A woman attempting to buy some condoms at Walgreens learned that company policy allows employees to refuse to sell them to customers based on "moral objections." A manager did come and complete the transaction, but both the specific interaction and the wider policy speak to a future where we have more awful problems like this.
While vacationing in Wisconsin with her husband, Pentz realized she left her oral contraceptives at home, she told the Star Tribune. So she visited a Walgreens store in the city of Hayward to purchase condoms.
When she arrived at the checkout register, a clerk named John told her, "I can't sell those to you." When she asked for clarification, the clerk allegedly replied, "We can sell that to you. But I will not, because of my faith."
Pentz said, "That's none of your business."
The clerk responded, "Well, I'm sorry, this is what my faith demands."
"You're not sorry," Pentz replied.
She said that during their interaction, a line of customers began forming behind her. She then realized she was the only woman in the store. She began wondering if the clerk would've refused to sell her the condoms if she were a man.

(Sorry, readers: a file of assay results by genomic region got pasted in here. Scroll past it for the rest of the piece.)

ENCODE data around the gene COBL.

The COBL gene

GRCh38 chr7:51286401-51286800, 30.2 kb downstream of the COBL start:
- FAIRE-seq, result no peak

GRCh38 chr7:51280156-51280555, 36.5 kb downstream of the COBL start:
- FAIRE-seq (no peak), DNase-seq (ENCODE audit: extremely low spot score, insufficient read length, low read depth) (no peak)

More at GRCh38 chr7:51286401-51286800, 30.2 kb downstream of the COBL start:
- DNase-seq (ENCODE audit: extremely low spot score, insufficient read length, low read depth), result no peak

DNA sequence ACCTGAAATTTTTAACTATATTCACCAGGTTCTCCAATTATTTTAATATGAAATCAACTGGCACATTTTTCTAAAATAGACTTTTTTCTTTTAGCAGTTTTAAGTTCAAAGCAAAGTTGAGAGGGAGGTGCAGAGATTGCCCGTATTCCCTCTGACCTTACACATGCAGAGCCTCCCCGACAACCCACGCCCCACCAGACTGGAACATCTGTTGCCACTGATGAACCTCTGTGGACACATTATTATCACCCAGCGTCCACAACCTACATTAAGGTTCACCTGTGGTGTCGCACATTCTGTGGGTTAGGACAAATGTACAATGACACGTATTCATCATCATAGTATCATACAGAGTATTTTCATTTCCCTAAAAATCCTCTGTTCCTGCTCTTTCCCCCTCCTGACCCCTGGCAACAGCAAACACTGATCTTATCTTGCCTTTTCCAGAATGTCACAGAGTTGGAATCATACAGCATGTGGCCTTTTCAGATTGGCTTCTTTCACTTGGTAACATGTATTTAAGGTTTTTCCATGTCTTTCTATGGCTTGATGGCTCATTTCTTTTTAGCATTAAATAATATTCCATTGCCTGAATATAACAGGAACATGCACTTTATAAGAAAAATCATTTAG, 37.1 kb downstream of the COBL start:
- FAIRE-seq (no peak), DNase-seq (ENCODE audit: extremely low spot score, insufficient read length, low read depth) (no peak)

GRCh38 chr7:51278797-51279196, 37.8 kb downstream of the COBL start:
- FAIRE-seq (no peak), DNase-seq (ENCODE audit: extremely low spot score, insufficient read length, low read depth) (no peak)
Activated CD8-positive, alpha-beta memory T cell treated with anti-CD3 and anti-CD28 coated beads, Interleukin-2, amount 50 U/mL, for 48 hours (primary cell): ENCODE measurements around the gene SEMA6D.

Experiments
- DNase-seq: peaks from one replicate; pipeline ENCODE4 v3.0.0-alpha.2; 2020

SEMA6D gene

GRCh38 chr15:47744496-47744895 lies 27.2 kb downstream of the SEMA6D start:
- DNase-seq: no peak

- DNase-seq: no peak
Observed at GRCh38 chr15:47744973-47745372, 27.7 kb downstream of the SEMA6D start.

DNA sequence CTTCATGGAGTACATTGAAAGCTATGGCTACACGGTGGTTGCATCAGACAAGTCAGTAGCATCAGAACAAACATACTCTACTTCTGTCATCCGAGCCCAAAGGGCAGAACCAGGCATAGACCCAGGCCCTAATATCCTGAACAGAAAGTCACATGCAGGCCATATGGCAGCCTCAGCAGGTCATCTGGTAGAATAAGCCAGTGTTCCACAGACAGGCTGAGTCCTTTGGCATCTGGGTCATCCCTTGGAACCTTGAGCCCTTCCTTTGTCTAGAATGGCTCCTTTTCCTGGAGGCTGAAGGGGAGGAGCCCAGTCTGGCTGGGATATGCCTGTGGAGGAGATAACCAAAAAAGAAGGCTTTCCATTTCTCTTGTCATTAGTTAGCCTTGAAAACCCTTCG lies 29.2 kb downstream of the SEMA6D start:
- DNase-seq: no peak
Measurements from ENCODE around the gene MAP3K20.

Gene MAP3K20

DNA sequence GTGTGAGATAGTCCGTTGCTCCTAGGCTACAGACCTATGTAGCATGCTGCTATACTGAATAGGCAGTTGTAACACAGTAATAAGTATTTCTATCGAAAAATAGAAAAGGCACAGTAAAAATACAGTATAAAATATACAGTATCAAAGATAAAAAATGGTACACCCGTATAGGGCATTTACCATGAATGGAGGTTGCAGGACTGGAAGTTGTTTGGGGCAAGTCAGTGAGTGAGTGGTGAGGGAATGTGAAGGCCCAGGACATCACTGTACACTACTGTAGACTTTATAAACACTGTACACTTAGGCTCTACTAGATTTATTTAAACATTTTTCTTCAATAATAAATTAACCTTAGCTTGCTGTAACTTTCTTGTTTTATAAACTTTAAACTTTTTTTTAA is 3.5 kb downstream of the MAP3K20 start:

The clerk called over a manager who signed the clerk out of the register, and the clerk reportedly left the area with a smirk. The manager then proceeded to sell Pentz the condoms.
When asked about the incident, a Walgreens spokesperson said, "Our company policy allows team members to step away from completing a transaction to which they have a moral objection and refer the transaction to a fellow team member or manager who will complete the customer's request."
The policy is troubling considering that Walgreens, the second-largest pharmacy chain in the U.S., may serve as the only source for contraceptives in some communities.